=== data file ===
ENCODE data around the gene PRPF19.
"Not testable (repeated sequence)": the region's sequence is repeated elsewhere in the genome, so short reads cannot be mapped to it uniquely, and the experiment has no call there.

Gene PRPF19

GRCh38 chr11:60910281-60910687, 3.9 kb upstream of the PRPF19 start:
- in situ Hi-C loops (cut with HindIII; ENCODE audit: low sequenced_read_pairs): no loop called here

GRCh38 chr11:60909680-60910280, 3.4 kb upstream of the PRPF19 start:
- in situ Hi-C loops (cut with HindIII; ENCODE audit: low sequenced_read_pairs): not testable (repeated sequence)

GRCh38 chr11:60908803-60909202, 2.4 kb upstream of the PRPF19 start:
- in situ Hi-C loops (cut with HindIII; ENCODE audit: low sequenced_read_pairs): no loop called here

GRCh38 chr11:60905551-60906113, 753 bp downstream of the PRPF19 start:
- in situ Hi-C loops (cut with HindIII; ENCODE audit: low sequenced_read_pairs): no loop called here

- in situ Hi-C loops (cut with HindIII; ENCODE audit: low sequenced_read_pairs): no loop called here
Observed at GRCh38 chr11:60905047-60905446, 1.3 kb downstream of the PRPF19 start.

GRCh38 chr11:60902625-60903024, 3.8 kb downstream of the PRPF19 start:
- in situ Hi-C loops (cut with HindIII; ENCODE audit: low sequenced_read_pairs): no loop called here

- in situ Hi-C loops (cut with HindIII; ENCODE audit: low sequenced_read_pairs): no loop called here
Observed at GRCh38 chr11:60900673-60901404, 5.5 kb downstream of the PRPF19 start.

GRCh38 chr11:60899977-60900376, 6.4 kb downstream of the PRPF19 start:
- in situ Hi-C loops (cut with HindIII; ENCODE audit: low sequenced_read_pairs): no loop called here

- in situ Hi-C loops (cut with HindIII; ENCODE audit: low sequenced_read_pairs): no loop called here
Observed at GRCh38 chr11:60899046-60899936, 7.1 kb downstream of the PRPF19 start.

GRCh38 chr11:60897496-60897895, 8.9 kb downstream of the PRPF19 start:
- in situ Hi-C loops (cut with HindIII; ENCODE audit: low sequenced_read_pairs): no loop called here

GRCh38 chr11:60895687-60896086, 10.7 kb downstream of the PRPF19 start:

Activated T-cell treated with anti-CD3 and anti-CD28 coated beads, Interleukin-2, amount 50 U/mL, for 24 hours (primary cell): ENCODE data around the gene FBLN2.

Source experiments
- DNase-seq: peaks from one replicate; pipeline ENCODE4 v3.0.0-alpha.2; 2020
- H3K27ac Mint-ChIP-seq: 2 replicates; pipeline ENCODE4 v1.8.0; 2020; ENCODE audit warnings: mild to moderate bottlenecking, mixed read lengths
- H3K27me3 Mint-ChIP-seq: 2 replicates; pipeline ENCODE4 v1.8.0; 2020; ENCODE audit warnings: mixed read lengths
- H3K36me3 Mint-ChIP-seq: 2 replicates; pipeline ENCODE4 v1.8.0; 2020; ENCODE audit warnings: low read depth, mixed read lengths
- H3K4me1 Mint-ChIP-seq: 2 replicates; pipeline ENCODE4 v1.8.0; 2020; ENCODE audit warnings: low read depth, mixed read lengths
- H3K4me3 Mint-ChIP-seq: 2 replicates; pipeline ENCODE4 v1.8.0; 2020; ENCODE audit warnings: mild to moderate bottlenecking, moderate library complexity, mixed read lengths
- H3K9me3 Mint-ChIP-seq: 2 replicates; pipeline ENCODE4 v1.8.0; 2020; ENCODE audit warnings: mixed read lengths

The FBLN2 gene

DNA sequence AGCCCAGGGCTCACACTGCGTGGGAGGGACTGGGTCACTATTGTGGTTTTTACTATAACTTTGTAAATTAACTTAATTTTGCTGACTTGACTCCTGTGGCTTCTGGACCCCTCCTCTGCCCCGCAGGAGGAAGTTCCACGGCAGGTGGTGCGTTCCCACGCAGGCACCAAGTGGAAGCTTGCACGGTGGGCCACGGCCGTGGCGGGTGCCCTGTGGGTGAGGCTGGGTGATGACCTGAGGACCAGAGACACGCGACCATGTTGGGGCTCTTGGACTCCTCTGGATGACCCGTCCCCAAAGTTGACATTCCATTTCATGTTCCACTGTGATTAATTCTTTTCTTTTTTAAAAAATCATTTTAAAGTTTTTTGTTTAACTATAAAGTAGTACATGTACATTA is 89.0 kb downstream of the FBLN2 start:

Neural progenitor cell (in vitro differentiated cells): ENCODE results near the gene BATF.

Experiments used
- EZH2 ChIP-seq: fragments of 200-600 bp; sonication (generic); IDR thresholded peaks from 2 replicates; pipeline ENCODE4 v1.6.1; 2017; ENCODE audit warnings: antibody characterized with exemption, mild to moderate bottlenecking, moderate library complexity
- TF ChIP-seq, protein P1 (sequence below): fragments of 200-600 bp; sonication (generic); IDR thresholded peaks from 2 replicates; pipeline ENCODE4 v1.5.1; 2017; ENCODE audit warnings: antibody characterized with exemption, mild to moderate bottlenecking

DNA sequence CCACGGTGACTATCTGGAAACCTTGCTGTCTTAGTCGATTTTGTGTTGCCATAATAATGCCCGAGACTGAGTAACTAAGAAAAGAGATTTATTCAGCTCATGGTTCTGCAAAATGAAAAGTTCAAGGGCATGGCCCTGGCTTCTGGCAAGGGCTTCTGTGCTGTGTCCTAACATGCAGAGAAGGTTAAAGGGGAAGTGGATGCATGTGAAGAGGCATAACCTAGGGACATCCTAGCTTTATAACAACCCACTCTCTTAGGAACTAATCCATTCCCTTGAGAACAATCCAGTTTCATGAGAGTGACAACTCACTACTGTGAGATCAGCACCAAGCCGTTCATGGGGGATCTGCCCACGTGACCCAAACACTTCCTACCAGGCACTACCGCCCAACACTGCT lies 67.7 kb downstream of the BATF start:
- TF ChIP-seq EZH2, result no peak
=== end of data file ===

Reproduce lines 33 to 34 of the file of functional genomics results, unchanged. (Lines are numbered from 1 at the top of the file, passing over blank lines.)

- H3K9me3 Mint-ChIP-seq: 2 replicates; pipeline ENCODE4 v1.8.0; 2020; ENCODE audit warnings: mixed read lengths

The FBLN2 gene